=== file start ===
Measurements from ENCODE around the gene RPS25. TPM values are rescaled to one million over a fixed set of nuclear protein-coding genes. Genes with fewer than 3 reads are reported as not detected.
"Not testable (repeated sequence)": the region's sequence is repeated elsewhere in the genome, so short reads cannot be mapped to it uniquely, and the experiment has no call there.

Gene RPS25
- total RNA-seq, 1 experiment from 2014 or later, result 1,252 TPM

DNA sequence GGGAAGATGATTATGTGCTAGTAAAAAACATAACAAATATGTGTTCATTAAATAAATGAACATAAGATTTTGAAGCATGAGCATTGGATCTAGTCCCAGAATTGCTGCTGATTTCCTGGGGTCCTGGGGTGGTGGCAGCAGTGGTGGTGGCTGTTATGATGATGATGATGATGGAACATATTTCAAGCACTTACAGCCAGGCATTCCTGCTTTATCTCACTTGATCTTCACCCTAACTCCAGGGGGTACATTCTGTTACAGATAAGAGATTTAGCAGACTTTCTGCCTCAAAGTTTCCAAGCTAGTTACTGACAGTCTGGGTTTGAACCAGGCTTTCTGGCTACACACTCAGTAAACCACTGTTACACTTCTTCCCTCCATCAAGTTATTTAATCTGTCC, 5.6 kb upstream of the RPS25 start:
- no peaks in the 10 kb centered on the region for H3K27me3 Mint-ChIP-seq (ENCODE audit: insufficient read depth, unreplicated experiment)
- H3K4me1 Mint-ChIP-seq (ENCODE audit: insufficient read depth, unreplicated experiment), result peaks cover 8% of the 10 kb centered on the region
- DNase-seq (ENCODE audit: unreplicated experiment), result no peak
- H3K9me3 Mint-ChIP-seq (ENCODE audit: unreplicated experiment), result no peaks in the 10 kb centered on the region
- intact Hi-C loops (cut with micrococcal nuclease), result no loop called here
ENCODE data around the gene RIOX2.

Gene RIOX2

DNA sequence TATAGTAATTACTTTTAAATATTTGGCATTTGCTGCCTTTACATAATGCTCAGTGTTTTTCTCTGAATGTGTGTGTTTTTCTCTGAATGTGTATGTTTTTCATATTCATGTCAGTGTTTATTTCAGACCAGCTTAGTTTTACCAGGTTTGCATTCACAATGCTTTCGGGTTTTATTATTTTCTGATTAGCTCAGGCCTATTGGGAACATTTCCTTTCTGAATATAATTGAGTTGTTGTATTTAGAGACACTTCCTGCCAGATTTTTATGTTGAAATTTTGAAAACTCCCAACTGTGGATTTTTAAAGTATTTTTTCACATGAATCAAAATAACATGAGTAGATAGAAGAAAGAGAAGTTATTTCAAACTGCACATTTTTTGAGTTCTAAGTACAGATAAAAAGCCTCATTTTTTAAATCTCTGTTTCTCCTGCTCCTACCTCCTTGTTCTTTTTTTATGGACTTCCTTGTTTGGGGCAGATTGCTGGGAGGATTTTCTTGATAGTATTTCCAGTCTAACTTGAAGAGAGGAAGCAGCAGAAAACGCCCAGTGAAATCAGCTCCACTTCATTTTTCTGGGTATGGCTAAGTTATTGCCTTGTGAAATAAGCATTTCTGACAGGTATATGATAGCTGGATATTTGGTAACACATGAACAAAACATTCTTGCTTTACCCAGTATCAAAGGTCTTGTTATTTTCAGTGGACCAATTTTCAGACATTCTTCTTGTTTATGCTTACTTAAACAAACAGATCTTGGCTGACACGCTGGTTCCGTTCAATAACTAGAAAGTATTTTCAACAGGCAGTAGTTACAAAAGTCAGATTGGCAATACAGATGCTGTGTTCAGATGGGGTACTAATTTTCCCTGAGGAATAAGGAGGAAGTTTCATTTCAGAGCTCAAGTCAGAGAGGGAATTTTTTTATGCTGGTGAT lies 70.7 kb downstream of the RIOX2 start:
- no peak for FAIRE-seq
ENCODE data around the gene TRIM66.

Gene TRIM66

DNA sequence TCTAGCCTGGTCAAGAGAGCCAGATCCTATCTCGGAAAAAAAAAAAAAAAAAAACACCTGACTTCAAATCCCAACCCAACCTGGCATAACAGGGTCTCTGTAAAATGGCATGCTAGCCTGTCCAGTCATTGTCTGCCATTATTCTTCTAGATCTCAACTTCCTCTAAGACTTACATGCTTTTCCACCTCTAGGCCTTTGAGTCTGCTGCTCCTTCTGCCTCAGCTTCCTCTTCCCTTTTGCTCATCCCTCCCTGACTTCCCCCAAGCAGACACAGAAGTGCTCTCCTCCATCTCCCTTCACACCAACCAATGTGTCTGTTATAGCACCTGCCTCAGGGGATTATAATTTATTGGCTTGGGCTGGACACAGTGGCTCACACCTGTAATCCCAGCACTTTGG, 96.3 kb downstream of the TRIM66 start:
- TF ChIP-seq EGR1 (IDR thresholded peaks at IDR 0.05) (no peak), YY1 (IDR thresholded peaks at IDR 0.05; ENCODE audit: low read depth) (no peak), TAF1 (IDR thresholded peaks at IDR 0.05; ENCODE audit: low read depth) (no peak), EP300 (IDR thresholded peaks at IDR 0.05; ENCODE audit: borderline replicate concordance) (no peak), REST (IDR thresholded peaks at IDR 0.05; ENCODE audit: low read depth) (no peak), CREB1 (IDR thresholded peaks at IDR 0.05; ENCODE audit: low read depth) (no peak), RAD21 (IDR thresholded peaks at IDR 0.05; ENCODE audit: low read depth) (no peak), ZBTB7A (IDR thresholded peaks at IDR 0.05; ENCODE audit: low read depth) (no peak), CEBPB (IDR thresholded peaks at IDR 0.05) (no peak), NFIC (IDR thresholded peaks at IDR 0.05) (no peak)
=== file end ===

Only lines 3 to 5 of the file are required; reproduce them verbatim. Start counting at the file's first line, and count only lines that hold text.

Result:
Gene RPS25
- total RNA-seq, 1 experiment from 2014 or later, result 1,252 TPM

DNA sequence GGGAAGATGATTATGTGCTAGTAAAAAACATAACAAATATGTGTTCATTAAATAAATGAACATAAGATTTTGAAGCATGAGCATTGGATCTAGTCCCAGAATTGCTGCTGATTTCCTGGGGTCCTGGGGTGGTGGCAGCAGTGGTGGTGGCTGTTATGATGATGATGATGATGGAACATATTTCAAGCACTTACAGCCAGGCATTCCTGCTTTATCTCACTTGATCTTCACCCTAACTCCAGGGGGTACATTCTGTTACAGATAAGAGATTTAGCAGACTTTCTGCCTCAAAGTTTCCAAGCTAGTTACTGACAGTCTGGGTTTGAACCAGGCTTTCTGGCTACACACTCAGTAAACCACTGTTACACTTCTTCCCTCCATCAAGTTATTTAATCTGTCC, 5.6 kb upstream of the RPS25 start: